Mar 26, 2010
Attackers are on the prowl for your security weaknesses
The academic freedom at CERN demands a rather open computing environment, which is reflected in the liberal nature of the CERN Computing Rules (http://cern.ch/security/ComputingRules). Depending on your project(s), you have the liberty to use whatever programming language you wish to use, be it to program your physics analyses, your controls software or your web application. For the CERN Computer Security Team, however, such a liberal environment poses an interesting challenge, because this freedom of choice is hard to control and even more difficult to secure. Even more interesting, this challenge has to maintain a justifiable balance between CERN's academic freedom and its security.
You are responsible for securing your systems
To keep this balance, you are obliged to assume your share of computer security at CERN: you are responsible for the security of your systems, your services, your programs. In order to help you, the Security Team has prepared three new means of finding security weaknesses in your AFS folders, your code and your web applications.
1. Find your credentials before attackers do
Protecting sensitive information is an important cornerstone of computer security. Just as misconfigurations or vulnerabilities in applications can be exploited to attack computer systems, disclosed sensitive information presents a potential security risk too. For example, the public disclosure of passwords or private keys might allow an attentive attacker to directly enter CERN computer systems like LXPLUS or Windows Terminal Servers. In particular, AFS is a worldwide-accessible file system, so sensitive information stored there must be well protected.
Control your AFS access rights
During the past months, many credentials have been exposed on public and unprotected AFS folders. In many cases this is due to users having accidently misconfigured certain AFS access rights by mistakenly using the LINUX-based "chmod" commands, where "fs setacl" should have been used. Previous CNL articles explained how data can be protected by AFS' built-in access control mechanisms (see "AFS revisited: Controlling access" in CNL issue 3, 2008). In addition, the Security Team provides a tool to check (and if desired to correct) the access control lists on a user's home directory. The tool is aware of the structure of home directories, such as the default locations of private keys, and checks the access restrictions accordingly. This ACL checker is available from http://cern.ch/security/AFS.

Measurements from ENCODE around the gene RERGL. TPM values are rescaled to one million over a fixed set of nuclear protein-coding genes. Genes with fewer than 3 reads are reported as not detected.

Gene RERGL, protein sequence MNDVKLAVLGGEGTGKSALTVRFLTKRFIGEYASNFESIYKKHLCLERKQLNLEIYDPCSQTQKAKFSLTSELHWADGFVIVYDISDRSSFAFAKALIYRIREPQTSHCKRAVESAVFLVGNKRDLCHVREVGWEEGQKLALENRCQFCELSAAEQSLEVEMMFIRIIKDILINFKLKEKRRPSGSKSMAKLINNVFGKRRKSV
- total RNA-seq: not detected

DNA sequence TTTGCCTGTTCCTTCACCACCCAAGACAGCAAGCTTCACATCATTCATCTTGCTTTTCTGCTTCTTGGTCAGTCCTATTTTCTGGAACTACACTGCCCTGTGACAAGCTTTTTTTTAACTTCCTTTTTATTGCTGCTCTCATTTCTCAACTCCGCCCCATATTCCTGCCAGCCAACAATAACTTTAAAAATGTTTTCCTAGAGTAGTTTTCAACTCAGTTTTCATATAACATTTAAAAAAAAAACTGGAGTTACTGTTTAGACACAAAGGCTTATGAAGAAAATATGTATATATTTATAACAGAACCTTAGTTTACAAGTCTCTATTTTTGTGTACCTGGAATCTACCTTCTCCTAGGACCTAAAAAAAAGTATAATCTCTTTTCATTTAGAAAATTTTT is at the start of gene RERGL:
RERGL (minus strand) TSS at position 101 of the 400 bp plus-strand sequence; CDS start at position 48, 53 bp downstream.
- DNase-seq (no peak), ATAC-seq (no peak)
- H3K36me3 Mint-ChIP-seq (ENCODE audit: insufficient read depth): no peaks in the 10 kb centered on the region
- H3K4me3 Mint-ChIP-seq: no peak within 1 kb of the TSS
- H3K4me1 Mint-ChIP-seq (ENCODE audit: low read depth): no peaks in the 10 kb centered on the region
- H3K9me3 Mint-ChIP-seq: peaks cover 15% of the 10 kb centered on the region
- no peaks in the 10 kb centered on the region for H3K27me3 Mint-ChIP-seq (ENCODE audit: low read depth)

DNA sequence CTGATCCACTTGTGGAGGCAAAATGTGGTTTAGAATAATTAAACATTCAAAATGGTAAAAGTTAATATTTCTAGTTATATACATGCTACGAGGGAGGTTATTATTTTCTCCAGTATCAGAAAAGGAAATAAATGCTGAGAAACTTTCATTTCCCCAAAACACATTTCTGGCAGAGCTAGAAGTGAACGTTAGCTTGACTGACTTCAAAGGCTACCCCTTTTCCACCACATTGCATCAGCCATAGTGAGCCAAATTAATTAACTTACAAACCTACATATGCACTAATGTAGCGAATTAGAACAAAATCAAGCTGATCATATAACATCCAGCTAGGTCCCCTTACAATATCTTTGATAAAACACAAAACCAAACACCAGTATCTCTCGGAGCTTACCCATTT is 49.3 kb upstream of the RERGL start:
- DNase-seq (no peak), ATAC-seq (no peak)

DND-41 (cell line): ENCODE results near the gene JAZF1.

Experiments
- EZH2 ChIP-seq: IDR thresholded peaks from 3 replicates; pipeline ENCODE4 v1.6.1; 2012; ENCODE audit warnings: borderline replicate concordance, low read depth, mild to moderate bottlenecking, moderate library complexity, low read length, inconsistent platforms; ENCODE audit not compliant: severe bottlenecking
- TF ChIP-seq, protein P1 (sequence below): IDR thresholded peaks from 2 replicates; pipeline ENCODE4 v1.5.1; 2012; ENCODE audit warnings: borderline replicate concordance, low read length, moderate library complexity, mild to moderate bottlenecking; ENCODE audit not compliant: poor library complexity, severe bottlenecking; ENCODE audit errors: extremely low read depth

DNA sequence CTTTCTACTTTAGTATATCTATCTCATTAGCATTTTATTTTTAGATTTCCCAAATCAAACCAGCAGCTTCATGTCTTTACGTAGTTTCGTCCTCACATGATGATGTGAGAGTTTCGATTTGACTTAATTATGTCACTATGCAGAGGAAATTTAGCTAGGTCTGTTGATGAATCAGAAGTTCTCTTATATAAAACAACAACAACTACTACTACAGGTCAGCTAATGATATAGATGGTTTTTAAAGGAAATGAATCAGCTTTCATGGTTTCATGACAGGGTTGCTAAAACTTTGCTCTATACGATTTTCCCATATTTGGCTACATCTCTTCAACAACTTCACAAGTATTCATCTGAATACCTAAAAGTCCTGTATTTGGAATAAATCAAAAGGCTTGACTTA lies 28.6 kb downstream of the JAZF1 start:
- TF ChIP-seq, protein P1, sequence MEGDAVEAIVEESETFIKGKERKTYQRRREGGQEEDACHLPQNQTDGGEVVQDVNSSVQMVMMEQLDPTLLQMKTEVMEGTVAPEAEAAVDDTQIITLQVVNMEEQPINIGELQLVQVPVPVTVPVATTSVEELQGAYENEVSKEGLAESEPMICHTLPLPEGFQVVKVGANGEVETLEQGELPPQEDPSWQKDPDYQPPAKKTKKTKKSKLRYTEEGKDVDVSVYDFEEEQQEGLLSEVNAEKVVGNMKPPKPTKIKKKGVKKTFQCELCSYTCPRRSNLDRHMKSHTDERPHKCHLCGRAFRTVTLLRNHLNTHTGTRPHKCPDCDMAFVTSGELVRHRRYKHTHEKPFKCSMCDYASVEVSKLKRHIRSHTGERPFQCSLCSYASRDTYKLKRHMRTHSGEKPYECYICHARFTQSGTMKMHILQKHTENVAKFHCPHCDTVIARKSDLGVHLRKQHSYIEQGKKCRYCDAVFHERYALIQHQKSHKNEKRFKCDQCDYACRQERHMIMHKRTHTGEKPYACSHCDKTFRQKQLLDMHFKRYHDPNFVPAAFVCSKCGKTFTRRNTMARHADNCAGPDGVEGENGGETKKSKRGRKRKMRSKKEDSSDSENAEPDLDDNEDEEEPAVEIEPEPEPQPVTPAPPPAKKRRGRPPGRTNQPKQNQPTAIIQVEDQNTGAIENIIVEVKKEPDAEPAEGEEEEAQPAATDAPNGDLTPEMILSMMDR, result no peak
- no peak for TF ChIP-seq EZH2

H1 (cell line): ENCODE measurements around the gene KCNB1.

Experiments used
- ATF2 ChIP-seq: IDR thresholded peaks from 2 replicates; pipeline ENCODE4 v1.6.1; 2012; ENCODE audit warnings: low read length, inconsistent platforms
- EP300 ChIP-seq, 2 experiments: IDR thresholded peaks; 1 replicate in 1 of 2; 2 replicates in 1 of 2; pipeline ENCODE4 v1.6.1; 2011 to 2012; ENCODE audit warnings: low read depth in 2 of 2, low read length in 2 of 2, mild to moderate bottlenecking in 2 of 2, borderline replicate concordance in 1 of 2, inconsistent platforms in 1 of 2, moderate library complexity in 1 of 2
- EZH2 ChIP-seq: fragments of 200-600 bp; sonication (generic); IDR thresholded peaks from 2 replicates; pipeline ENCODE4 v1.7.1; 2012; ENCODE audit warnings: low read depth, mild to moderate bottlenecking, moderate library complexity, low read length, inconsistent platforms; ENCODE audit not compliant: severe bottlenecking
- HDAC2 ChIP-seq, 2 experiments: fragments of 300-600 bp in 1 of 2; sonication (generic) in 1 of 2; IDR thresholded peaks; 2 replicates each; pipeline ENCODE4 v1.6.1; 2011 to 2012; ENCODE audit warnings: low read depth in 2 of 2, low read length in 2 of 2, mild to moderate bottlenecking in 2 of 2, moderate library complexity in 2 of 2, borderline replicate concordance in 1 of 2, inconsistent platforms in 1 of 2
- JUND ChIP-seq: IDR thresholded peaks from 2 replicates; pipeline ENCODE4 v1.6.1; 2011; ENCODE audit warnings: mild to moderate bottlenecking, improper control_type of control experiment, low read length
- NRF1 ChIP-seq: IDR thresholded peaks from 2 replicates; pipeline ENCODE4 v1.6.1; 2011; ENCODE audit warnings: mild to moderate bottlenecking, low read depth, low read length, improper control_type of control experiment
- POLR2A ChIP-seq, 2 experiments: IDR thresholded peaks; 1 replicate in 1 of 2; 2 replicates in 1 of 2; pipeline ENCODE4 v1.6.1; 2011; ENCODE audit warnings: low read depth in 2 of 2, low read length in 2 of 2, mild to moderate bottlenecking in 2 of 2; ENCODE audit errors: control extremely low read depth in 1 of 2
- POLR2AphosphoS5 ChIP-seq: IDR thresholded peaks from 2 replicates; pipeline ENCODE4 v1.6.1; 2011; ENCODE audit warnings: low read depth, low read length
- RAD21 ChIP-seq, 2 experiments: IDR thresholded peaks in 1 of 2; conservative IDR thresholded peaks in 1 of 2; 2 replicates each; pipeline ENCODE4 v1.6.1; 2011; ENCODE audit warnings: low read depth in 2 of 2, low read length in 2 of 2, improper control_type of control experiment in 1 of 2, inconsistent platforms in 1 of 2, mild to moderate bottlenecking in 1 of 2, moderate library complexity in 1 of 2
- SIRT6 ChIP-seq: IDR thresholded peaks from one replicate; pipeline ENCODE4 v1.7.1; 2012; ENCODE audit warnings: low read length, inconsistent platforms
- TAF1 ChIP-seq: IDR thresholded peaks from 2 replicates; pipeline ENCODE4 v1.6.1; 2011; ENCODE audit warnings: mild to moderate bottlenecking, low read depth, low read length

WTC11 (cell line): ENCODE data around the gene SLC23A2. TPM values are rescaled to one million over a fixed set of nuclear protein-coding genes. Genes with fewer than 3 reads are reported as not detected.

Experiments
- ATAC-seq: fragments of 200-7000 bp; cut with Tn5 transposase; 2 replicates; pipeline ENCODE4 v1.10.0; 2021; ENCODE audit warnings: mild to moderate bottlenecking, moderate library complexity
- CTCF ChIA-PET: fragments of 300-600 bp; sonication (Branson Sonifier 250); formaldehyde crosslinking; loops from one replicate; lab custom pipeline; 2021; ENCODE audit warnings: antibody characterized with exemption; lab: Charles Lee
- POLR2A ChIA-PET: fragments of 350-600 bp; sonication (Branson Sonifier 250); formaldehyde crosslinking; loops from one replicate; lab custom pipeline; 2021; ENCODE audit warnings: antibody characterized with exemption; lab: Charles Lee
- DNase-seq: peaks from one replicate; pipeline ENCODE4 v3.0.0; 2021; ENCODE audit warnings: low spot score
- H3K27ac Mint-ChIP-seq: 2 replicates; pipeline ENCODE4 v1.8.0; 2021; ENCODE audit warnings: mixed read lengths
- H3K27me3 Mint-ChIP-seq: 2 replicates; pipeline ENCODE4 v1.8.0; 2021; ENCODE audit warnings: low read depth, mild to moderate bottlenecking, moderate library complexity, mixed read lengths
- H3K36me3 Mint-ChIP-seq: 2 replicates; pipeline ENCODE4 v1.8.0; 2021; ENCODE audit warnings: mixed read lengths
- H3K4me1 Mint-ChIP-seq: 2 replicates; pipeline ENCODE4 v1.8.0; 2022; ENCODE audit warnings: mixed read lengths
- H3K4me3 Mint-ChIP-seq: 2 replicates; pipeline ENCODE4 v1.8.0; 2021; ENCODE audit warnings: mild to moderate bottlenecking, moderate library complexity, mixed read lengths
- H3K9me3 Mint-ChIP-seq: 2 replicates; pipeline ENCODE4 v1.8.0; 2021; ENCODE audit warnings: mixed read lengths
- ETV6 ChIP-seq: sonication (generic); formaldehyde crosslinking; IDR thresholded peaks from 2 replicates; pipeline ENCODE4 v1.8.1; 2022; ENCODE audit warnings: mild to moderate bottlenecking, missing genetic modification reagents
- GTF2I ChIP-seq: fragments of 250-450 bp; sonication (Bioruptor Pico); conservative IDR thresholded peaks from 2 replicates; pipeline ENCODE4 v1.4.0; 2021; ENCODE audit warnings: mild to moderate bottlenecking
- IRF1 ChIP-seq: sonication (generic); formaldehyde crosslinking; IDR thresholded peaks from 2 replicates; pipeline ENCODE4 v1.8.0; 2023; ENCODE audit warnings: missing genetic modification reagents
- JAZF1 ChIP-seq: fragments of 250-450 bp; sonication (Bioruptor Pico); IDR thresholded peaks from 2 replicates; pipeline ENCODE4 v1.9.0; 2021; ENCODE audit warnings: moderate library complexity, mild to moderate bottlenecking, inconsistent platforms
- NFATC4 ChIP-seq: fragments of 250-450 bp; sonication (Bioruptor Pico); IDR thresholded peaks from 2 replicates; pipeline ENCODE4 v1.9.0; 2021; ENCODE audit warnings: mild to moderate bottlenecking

Enforcement of default AFS access rights
To identify information disclosure early, the Security Team, in collaboration with the AFS Team, has started to scan proactively AFS folders at CERN. The scans are supposed to identify world-readable files containing sensitive information like private SSH keys. Going one step further, a campaign will be started during the next months to enforce restrictive settings for a well defined set of AFS folders. Once applied, public read access to, for example, your AFS home folder (~/*), to your private folder (~/private) and to your hidden folders (~/.*) will be disabled, and kept disabled. Furthermore, public write access to any of your AFS folders will be withdrawn, if the same folder also has public read access.
2. Find your bugs before attackers do
Another important part of improving computer security at CERN is to make the attackers' job harder by minimizing the number of bugs and exploitable flaws in newly developed software. While it is very hard to write perfectly secure software, there are some simple means to improve the reliability and security of your piece of software. One of the easiest ways is using Static Source Code Analysers. These tools look at the code without executing it, but point out what they consider to be potential weaknesses. A typical example of what such tools can find is calls to the "gets" C function. This function is inherently insecure and can lead to buffer overflows. Specially crafted user input values can for instance allow an attacker to access or modify confidential data or even take control of any computer executing that piece of vulnerable software.
Of course, such automated source-code analysis tools are only able to find a fraction of bugs present in a piece of code. Still, you are strongly recommended to use them to find at least some of the existing weaknesses (of any type, not only security related) - especially given how easy it is to install and run these tools.Because these tools need to understand the code, they are language specific.
Static Source Code Analysers at your disposal
The Security Team has evaluated a number of such tools, for various programming languages (C/C++, Java, PHP, Perl and Python) and has compiled a shortlist of recommended analysers, selected for their ease of use, their simple configuration and their established benefit in pointing out potential bugs.
This list of tools is available at http://cern.ch/security/CodeTools, along with advice on installation, configuration and recommendations on how to fix the most common errors, as well as pointers to websites and books containing further information. Most of these tools are available in SLC yum repositories, making it easy to install and start using them.